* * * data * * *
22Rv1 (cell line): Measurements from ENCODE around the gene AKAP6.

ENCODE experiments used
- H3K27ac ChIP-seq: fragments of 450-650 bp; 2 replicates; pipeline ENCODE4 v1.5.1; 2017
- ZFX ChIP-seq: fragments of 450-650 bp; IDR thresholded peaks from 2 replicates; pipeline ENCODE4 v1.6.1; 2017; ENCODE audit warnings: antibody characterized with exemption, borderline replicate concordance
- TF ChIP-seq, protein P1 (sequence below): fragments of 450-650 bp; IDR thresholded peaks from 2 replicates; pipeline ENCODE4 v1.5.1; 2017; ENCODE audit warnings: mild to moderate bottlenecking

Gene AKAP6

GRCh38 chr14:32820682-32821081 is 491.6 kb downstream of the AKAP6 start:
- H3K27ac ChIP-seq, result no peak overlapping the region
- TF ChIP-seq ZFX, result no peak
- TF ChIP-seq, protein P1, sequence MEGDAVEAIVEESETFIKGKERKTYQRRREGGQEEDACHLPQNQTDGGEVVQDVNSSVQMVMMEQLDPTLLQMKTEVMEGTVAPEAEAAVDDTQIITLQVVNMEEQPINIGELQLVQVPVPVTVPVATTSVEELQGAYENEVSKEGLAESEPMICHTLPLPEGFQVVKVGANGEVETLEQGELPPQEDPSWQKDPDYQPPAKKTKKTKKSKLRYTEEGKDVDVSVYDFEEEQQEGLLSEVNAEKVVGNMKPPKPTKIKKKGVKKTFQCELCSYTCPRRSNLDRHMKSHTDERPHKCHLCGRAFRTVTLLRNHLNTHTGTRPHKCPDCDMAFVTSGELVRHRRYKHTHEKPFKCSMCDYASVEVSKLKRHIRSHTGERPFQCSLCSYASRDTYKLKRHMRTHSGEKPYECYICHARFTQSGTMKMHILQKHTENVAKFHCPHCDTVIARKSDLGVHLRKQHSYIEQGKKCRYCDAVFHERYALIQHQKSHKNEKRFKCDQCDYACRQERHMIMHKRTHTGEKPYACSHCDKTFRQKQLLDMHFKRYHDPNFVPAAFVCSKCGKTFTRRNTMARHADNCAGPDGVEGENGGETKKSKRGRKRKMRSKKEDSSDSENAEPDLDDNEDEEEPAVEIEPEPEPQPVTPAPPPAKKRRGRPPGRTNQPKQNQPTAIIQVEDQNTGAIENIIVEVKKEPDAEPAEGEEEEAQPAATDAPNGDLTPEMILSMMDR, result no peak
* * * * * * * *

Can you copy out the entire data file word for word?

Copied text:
22Rv1 (cell line): Measurements from ENCODE around the gene AKAP6.

ENCODE experiments used
- H3K27ac ChIP-seq: fragments of 450-650 bp; 2 replicates; pipeline ENCODE4 v1.5.1; 2017
- ZFX ChIP-seq: fragments of 450-650 bp; IDR thresholded peaks from 2 replicates; pipeline ENCODE4 v1.6.1; 2017; ENCODE audit warnings: antibody characterized with exemption, borderline replicate concordance
- TF ChIP-seq, protein P1 (sequence below): fragments of 450-650 bp; IDR thresholded peaks from 2 replicates; pipeline ENCODE4 v1.5.1; 2017; ENCODE audit warnings: mild to moderate bottlenecking

Gene AKAP6

GRCh38 chr14:32820682-32821081 is 491.6 kb downstream of the AKAP6 start:
- H3K27ac ChIP-seq, result no peak overlapping the region
- TF ChIP-seq ZFX, result no peak
- TF ChIP-seq, protein P1, sequence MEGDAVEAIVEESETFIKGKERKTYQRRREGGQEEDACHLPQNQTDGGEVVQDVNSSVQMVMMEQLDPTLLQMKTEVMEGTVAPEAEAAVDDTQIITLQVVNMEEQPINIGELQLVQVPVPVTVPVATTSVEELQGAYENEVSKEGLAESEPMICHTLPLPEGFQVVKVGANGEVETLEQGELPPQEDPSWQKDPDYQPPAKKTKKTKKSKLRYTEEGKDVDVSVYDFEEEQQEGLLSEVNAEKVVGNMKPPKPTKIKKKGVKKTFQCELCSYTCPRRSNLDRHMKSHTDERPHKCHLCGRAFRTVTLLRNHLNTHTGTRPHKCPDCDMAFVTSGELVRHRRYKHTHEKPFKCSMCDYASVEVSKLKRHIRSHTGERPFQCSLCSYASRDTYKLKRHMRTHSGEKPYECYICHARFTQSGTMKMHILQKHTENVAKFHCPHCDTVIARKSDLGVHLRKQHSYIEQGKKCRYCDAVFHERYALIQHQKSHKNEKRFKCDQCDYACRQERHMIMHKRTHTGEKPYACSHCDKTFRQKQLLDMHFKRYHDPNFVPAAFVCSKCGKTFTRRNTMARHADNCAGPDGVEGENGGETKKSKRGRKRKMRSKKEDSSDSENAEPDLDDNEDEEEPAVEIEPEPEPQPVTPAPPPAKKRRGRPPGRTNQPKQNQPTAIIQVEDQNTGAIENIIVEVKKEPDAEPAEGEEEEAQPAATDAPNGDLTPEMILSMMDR, result no peak